The Lunch Dilemma

You’re at work. Lunch time approaches and your stomach growls. You’ve been working diligently and crossing off items on your task list all morning long. You need a break. A co-worker approaches and asks, “lunch plans?”

“Sure,” you reply. “I need to get out of here.”

What happens next can make or break your financial goal of retiring early or at least on time. Going out to lunch on a regular basis will quickly eat up your disposable income that could be redirected into an income-producing vehicle that will grow over time and allow you the freedom to exit the daily grind of selling your time for money.

What do you do?

  • Have a lunch plan each week. Before your work week begins, plan your dinners and lunches so that you have left overs or a sandwich or salad to take to work.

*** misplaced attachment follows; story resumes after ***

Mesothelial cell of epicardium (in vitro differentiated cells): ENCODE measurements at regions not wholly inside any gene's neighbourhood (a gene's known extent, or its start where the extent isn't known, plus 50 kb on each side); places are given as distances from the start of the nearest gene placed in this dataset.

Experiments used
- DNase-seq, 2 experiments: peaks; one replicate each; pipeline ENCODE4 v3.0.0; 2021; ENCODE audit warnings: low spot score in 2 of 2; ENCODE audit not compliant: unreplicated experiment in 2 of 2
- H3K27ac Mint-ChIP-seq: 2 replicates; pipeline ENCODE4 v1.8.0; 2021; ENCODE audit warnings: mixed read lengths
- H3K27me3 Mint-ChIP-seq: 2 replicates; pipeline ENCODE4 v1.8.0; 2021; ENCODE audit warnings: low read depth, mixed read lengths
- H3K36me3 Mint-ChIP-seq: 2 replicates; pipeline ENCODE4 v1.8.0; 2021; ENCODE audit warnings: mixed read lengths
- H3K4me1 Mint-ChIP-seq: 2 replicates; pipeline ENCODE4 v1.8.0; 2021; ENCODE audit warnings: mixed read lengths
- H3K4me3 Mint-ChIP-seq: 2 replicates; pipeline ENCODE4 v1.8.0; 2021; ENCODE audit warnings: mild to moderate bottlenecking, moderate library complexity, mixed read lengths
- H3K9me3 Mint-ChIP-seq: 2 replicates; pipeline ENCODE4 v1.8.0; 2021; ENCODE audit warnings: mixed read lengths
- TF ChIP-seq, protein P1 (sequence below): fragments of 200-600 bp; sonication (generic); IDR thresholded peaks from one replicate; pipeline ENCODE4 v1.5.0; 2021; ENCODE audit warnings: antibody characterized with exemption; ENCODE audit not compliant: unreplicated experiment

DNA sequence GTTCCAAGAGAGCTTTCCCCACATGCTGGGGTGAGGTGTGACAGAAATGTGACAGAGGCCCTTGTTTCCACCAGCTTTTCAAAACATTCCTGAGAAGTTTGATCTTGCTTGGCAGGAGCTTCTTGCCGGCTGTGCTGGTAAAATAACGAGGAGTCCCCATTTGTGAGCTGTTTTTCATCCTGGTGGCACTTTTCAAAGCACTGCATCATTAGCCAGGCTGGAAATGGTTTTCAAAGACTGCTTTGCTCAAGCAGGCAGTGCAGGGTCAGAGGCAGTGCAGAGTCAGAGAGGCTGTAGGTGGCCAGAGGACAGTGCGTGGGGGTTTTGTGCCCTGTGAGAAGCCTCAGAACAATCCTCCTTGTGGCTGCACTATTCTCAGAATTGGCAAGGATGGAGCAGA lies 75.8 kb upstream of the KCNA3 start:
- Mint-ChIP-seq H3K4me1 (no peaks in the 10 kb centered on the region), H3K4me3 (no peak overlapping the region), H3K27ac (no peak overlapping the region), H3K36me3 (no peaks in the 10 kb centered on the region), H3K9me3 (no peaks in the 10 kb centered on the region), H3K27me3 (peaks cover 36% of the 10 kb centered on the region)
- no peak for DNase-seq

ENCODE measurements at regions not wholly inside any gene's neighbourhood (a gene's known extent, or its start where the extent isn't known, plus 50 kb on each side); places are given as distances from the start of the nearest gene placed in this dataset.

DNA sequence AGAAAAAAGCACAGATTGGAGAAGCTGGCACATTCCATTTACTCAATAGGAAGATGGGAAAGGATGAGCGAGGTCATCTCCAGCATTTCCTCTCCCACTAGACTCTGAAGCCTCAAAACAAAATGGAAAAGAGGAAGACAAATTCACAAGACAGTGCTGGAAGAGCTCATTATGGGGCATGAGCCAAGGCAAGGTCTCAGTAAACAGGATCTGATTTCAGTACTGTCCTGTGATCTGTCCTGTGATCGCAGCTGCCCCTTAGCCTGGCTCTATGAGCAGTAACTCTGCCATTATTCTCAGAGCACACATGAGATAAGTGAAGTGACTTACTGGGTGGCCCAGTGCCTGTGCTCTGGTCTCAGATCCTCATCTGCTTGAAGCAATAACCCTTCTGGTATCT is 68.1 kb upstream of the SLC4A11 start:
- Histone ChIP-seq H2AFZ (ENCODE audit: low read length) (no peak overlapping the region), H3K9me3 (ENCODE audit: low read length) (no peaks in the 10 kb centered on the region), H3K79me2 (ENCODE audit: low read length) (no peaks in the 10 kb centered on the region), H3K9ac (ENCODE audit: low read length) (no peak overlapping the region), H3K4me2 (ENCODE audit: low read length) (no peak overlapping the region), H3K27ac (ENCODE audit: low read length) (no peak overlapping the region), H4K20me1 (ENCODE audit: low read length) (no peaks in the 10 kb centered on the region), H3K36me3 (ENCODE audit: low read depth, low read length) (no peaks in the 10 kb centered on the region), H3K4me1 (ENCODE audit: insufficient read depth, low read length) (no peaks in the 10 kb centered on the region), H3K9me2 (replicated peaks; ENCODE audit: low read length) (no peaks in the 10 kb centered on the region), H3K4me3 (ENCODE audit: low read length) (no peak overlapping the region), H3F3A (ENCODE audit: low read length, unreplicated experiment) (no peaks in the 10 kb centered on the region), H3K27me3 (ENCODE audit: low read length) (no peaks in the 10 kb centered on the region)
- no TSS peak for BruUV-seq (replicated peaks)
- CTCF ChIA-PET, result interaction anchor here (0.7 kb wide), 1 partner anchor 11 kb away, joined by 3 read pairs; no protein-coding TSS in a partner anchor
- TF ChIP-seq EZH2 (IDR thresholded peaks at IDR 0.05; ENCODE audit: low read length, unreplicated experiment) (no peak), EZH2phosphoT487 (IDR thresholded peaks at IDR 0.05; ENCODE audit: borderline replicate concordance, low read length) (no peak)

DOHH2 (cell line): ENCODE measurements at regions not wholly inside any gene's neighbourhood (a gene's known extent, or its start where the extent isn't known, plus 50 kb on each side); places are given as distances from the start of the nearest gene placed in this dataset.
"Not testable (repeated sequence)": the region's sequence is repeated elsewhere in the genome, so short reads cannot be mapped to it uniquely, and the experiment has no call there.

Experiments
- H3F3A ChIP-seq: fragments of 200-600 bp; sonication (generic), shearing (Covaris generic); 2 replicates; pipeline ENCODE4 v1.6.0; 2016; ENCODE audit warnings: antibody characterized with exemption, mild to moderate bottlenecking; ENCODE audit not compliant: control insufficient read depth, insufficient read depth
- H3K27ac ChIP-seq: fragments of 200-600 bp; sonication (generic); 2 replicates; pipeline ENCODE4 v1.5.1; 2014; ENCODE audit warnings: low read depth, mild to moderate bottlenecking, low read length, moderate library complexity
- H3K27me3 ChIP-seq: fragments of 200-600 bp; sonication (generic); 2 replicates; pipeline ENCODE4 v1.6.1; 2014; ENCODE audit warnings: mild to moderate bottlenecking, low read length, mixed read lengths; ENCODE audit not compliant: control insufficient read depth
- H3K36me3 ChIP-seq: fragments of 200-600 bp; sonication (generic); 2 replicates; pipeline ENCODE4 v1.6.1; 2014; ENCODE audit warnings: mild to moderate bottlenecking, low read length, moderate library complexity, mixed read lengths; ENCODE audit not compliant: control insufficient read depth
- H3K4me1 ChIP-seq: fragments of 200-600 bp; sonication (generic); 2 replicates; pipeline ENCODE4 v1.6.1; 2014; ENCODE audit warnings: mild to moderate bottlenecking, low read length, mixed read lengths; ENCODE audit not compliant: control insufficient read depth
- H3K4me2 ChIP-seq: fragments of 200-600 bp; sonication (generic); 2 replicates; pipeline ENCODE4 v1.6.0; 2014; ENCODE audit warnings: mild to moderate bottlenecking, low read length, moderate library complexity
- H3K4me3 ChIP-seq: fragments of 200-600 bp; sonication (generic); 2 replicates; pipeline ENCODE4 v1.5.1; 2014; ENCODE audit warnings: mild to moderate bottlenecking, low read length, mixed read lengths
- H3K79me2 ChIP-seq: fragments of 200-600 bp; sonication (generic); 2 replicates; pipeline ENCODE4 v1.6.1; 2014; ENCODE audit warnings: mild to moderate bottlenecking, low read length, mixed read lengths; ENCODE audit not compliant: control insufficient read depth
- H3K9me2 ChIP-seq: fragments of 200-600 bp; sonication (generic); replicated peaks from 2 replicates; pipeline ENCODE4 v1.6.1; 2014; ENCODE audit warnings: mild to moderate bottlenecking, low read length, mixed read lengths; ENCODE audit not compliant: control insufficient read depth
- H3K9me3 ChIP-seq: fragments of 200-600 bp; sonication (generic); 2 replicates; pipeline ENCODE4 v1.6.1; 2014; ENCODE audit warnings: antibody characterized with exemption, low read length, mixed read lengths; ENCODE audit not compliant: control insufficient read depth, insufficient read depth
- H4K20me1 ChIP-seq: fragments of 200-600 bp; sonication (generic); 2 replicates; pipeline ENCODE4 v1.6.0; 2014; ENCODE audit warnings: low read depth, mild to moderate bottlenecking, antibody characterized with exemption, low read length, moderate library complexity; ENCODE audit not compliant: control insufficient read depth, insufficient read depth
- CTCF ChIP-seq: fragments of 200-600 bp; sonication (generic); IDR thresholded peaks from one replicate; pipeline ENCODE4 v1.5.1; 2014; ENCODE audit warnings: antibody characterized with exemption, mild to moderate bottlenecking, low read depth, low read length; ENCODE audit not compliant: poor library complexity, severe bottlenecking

• Allow yourself the occasional lunch out but find those restaurants that offer inexpensive lunch options so that you get the treat of eating out without the budget-breaking expense.
  • Enlist the cooperation of your co-workers or friends who you enjoy spending your lunch break with. Come up with a plan for when you will eat in and when you will eat out, so that you both bring lunches on the same days.
  • Even when you bring lunch, you can eat outside or eat indoors then go for a walk outside with the remaining time.
  • If you and your co-workers typically eat lunches together, start up a co-op so that you all contribute ingredients or dishes for a potluck and everyone will save on lunches.
  • Keep a few basic lunch supplies at work such as bread, peanut butter and cans of soup for a meal in a pinch.

It isn’t easy to re-train yourself and your friends when you decide to stop going out for lunch and start planning ahead to save money. But, you can do it. Start with one lunch a week and work up to more each week if you need to start slowly. Every dollar adds up. Make sure that when you save money, you set it aside to invest.

NDQ

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